With my new data set, I thought I would take a look at how the various metrics relate to each other. Please check that link for a description of the data set and links to all the sources. Obviously there are a lot of ways to do this, but here are some beginning shots.
The most obvious way to start is to check the correlations. Unfortunately not all of the numbers are available for everyone, so the overlap differs for different correlations. Still, the cor command for R has a useful feature called ‘use’, and you can set it to use any available pairwise values, even if a complete set isn’t there for the entire matrix. So the ezPM – old RAPM correlation is based only on 2010, but the ezPM – new RAPM correlation uses both 2010 and 2011, and so on. For everything in this post, I filtered out anyone who played fewer than 500 minutes for a team within a season. Unfortunately that cuts the data set by a third (I’m using the entire set I have of 10 years, and it goes from about 6000 player-team observations to about 4000), but hopefully the remaining data is more reliable. Anyway, here’s the matrix:
The ‘old’ and ‘new’ got cut off the row names and new RAPM got cut off from the last column; sorry about that. But here are a few observations. First, new RAPM (using the previous season as a prior) correlates at .917 with old RAPM (using 0 as a prior). So there isn’t a dramatic difference there. Similarly, old WP48 correlates at .916 with new WP48. They reported a correlation of .98; the difference is probably due to however I recombined WP48 values for players who were on multiple teams within a season for old WP. The correlation is obviously still high.
Did these changes affect how the metrics relate to other metrics? If you look at the WP48 and old WP48 columns, most of the correlations stay about the same. WP48 has a much lower correlation with PER than it used to, but nothing else changed by more than .04. RAPM, on the other hand, changed quite a bit. It now correlates at a higher rate with every other metric except for APM, which it already correlated fairly highly with, and ezPM (which still went up a little).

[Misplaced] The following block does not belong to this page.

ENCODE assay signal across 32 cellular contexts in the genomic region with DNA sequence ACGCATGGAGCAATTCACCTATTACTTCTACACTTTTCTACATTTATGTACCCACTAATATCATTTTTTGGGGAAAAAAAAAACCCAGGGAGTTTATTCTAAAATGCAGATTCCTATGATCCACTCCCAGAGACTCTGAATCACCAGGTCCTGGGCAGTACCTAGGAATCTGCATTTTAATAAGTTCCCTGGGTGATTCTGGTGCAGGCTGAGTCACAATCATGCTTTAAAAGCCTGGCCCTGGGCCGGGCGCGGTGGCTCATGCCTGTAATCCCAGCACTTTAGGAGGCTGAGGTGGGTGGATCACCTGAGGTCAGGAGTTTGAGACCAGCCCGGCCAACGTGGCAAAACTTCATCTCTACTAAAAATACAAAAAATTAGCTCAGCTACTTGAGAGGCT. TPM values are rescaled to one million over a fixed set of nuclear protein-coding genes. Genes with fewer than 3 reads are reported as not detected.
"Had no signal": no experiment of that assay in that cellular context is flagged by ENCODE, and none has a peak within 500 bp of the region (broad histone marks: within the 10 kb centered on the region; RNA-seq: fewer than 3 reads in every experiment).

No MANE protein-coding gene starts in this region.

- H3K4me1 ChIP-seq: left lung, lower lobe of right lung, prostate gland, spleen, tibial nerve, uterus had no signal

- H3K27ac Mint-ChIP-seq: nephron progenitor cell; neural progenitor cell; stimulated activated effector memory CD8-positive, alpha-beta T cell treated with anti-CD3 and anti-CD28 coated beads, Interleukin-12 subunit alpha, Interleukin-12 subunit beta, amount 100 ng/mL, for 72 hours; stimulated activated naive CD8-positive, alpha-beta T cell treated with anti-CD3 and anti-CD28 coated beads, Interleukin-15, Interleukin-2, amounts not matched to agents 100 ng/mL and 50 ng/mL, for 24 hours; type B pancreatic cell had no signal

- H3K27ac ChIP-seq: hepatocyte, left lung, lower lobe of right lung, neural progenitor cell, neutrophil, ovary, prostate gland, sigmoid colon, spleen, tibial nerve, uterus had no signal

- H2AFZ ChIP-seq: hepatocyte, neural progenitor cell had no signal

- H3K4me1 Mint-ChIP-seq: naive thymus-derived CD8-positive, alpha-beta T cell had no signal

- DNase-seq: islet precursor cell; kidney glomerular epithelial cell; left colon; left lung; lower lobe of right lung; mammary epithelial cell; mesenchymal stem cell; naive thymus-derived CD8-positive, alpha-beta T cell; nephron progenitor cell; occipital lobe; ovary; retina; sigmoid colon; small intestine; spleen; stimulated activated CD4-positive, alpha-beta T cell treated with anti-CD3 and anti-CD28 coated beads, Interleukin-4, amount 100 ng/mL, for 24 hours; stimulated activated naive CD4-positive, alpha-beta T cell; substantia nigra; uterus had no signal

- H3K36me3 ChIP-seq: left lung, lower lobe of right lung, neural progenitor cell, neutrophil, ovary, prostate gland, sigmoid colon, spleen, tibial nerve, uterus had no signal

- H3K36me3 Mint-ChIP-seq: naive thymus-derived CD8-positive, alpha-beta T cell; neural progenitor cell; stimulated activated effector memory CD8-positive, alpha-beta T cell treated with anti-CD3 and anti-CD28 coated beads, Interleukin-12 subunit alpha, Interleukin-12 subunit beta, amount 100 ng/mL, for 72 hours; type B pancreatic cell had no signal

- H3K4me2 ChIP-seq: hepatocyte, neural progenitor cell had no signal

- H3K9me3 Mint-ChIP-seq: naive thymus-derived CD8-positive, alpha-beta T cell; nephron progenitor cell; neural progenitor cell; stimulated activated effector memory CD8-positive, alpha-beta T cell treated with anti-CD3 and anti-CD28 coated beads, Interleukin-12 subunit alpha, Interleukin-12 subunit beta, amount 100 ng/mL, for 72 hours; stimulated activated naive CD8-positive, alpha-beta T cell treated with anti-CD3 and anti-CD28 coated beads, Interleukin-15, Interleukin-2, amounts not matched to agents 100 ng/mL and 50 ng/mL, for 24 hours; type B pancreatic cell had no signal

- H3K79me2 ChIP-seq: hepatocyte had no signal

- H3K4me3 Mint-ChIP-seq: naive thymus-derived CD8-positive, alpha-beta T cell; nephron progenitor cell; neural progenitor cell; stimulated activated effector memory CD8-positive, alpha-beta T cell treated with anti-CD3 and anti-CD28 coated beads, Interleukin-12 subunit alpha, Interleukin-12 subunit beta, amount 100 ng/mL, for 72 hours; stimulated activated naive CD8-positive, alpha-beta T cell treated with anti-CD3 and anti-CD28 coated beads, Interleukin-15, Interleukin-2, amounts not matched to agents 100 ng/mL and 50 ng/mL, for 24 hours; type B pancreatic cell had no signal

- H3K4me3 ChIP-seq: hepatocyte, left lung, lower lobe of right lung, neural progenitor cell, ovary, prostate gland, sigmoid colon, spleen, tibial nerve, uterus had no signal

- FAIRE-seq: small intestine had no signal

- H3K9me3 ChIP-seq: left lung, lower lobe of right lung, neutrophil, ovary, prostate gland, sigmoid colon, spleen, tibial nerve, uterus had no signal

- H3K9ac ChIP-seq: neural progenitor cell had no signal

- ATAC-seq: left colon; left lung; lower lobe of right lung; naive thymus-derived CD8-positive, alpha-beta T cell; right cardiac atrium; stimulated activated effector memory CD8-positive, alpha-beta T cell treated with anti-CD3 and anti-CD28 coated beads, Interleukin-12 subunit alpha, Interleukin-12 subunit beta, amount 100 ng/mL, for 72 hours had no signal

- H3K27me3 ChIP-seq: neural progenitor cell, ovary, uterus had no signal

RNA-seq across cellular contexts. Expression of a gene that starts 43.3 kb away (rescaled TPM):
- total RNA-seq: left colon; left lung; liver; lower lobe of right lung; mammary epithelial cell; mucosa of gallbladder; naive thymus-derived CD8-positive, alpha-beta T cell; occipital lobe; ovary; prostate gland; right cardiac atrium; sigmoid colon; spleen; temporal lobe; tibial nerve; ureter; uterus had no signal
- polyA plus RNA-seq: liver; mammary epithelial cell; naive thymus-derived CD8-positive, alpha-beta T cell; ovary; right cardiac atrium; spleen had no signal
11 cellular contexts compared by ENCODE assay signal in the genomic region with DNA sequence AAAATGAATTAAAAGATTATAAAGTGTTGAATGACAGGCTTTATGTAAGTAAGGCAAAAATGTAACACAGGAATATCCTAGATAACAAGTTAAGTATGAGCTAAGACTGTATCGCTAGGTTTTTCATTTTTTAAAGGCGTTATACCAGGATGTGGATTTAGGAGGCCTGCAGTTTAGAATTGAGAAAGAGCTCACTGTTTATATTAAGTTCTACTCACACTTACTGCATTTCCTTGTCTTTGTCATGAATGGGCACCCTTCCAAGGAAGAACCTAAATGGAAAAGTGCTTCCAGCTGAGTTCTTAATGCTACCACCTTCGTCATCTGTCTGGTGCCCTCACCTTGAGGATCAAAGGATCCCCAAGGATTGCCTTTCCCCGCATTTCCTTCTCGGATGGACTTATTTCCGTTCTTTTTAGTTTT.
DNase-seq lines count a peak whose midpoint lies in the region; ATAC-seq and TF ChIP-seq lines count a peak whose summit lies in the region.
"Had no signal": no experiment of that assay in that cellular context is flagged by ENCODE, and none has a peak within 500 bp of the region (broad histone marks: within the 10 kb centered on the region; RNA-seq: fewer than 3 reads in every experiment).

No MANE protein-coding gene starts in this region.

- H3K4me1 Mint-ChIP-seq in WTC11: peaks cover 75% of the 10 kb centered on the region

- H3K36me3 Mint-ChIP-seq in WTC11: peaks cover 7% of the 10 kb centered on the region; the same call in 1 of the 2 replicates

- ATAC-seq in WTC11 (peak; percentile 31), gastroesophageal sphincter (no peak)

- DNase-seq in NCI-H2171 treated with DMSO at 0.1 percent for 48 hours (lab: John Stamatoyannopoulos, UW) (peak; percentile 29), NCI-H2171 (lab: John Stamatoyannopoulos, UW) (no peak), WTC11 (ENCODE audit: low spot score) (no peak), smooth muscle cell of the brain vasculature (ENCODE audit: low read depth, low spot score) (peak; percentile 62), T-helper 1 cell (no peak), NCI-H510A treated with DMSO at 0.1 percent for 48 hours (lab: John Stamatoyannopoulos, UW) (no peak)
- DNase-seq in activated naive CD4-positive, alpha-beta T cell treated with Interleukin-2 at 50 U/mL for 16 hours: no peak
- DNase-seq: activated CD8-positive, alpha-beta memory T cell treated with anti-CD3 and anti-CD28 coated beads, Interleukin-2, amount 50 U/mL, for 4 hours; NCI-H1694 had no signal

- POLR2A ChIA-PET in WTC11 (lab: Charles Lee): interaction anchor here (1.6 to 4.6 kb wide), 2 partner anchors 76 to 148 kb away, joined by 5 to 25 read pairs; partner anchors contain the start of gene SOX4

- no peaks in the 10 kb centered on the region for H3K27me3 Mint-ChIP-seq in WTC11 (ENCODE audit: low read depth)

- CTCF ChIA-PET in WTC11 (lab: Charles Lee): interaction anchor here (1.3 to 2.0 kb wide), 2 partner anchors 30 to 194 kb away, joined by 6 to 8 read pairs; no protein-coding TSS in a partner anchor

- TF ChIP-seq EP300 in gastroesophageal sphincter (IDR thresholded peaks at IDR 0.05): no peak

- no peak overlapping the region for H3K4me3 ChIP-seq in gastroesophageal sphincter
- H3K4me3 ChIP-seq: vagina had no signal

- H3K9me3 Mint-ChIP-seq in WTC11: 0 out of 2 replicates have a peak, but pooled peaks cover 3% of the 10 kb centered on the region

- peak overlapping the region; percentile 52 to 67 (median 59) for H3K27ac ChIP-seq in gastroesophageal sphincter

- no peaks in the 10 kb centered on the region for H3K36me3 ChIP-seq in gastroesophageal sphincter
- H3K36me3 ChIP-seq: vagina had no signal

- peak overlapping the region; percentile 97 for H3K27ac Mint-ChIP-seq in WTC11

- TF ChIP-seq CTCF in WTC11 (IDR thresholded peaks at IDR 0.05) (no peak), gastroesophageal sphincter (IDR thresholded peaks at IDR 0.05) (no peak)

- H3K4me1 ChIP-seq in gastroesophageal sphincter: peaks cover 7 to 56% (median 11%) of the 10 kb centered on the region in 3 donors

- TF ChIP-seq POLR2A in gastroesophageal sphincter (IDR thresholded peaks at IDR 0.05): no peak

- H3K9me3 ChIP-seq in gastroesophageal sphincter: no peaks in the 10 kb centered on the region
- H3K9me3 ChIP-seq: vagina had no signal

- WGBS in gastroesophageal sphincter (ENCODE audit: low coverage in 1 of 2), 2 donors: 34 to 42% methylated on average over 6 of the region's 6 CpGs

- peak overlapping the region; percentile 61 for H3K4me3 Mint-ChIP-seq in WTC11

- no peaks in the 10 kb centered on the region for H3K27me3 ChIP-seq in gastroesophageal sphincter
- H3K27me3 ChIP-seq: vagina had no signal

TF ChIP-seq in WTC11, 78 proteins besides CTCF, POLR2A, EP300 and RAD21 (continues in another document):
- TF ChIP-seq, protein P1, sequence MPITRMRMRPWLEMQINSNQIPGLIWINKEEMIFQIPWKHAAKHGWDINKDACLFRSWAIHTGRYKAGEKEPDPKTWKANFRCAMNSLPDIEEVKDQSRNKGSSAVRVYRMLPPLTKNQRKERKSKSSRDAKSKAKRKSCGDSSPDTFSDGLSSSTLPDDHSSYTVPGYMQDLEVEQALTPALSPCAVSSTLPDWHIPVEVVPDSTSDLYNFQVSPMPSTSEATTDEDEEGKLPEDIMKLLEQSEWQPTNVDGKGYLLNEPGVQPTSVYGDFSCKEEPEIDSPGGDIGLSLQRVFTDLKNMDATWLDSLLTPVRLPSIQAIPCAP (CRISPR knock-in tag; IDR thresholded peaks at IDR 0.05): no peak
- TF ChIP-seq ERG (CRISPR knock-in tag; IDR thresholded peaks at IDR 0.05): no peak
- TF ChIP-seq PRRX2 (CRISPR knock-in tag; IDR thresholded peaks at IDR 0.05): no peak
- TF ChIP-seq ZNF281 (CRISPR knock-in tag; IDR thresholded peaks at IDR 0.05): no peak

In general, the metrics roughly agree with each other. New RAPM correlates with everything with a value of at least .5, ezPM at least .5, APM at least .4, old RAPM at least .32, old WP at least .34 (and at least .72 with any boxscore-based measures), new WP .32/.57, Win Shares .39/.77, and PER .34/.57. But the correlations are only somewhat helpful; they take into account two variables at a time and we have eight.
We can expand on the correlations by seeing how well any one metric is predicted by all the others. I’m going to check this with regression. For example, I can predict a player’s PER from his WS48, WP48, RAPM, etc. Because the old and new versions of WP and RAPM are so highly correlated, I’m going to only use the new versions for this part. I’m also going to use scaled (mean centered and unit standard deviation) independent variables to get an idea of which metric is most predictive of the metric of interest. I’ll go in order of the variables in the matrix above.
PER can be predicted by Win Shares, Wins Produced, RAPM, APM, and ezPM with an R squared of .63. The biggest contributor is Win Shares followed by ezPM, although WS is nearly three times as important. WP is also a factor, although with a negative weight in this particular regression (remember that all the metrics are positively correlated; the weights and their signs will jump around depending on which ones you included in a particular regression). RAPM and APM are not big factors. Given that PER serves mostly as an indicator of popular opinion and is well-known to overvalue scoring, high correlations could be viewed as a negative, although I’ll try not to judge.
While ezPM is a significant predictor, there are only two seasons of it. Removing it increases the number of observations dramatically and didn’t end up affecting the R squared. RAPM and APM are now both significant, although slightly less important than WP (which is still negative). Win Shares is far and away the most important factor, with a weight about 8.5 times as large as WP. So essentially, the best way to predict PER is to know a player’s Win Shares, and players will do best if they do well on Win Shares but relatively poorly on Wins Produced. Of course, since Win Shares and WP are pretty well correlated, that’s a tough thing to find and a minor change.